Friday, October 5, 2012

Yale University May Revoke Fraternity's Charter Due to Its Christians-Only Bylaw

Reports from Yale University indicate that the largest Christian fraternity in the nation is struggling to attain official recognition at the prestigious school because its religion-based bylaws conflict with the school's non-discrimination policy.

Beta Upsilon Chi (BYX), the largest Christian fraternity in the nation, opened its new chapter at Yale University in New Haven, Conn., in mid-September. Just days after its opening, however, the school newspaper reported that the fraternity "will have to change its membership rules if it intends to comply with Yale's anti-discrimination policies."
The fraternity only allows men who are Christian to join, although it welcomes all students to its events.

"If somebody was interested in the group and was not Christian … unfortunately, we would not allow them to be able to rush the chapter," Victor Hicks, a 2015 graduate and the chapter's founder and president, told the student-run newspaper Yale Daily News.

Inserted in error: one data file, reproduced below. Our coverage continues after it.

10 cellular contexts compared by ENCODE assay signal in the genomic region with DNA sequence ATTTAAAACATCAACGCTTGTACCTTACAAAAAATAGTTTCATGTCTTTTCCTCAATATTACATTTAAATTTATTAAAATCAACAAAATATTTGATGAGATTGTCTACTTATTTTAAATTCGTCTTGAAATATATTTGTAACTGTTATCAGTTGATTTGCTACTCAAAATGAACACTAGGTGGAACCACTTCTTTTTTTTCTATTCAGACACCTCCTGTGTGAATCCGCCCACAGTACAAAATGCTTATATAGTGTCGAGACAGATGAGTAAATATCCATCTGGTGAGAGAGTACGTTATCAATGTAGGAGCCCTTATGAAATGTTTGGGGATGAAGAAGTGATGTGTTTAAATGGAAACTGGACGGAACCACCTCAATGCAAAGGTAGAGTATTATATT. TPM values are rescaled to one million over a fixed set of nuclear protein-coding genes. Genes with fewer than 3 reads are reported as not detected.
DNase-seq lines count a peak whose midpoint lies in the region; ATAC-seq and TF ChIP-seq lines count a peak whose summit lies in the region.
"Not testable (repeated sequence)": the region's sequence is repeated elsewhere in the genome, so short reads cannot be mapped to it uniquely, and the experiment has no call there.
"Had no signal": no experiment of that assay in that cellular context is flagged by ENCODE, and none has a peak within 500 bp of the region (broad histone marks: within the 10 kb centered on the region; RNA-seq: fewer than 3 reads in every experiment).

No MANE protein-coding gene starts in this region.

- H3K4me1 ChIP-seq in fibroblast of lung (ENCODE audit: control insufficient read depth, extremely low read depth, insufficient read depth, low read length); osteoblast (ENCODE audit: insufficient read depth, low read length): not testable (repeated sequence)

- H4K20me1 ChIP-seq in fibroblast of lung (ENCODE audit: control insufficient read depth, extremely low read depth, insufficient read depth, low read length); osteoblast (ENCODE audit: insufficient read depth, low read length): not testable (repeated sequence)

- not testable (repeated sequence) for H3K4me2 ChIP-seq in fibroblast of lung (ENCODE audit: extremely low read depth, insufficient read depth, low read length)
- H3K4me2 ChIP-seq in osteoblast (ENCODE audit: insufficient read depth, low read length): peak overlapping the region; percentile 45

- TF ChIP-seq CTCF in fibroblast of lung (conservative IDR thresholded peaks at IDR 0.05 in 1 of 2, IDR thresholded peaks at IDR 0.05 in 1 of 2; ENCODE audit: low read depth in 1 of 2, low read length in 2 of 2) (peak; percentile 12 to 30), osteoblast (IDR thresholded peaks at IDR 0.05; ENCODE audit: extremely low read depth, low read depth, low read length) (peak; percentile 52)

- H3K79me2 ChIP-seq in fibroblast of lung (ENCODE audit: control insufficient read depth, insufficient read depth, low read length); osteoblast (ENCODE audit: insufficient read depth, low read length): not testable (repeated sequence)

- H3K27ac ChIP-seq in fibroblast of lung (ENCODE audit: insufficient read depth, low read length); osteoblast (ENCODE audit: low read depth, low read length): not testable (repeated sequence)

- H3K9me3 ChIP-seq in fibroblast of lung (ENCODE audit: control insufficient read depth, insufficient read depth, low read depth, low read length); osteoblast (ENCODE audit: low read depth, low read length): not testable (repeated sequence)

"Being a brother of the fraternity is being a Christian. It's one of the requirements," Hicks added.
Yale's non-discrimination policy does not allow student groups to carry the Yale name if they in any way discriminate against "sex, race, color, religion, age, disability, or national or ethnic origin," although, as Christian student news source World on Campus points out, there are exceptions, such as the student group Yale Law Women barring men from membership.

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